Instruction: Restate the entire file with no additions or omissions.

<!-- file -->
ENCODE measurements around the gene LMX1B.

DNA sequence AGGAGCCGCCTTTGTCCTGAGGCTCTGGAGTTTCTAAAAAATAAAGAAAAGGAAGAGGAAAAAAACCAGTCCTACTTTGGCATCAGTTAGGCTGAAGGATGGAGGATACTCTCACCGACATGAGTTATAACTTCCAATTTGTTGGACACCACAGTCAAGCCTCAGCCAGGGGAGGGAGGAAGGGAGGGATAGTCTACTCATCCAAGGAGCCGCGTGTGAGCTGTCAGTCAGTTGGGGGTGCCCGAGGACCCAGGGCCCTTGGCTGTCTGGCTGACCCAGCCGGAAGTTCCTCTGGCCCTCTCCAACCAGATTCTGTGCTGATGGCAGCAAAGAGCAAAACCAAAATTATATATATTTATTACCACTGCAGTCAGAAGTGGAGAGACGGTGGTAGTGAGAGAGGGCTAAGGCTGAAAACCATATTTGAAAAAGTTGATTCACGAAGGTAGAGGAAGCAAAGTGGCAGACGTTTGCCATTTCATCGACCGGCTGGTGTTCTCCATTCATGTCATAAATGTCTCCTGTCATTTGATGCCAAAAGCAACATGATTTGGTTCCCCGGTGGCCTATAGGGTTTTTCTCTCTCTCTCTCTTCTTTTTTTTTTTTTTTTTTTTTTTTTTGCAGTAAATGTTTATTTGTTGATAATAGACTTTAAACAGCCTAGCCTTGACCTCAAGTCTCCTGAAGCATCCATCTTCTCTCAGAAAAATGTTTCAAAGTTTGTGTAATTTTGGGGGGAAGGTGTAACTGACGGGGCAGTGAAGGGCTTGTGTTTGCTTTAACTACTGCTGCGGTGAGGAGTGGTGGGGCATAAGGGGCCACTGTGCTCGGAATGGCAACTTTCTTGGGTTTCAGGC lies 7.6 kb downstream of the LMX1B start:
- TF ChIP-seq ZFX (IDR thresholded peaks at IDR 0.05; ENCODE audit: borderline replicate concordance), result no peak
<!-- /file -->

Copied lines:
ENCODE measurements around the gene LMX1B.

DNA sequence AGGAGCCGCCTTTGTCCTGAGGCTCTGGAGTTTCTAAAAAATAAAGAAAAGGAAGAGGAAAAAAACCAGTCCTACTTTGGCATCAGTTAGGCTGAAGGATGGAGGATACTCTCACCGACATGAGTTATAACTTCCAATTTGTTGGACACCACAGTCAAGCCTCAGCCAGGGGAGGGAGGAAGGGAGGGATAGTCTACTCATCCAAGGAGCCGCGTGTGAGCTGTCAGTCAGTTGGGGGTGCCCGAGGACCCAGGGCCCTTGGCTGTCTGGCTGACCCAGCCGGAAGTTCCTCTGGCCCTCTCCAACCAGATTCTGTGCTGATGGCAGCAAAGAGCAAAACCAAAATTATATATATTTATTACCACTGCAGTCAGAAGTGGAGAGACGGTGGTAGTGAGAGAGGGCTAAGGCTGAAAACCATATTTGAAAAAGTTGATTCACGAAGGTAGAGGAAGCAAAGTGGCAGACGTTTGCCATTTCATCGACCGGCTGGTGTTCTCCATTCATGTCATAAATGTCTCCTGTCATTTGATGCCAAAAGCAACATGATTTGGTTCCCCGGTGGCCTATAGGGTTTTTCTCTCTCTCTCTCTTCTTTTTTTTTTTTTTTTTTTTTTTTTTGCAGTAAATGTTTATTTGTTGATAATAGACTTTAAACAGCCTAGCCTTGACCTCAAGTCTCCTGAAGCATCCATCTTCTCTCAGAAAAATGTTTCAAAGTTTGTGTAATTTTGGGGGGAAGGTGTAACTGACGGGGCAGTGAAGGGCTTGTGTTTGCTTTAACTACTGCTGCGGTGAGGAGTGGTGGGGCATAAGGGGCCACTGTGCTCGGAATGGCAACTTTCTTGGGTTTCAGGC lies 7.6 kb downstream of the LMX1B start:
- TF ChIP-seq ZFX (IDR thresholded peaks at IDR 0.05; ENCODE audit: borderline replicate concordance), result no peak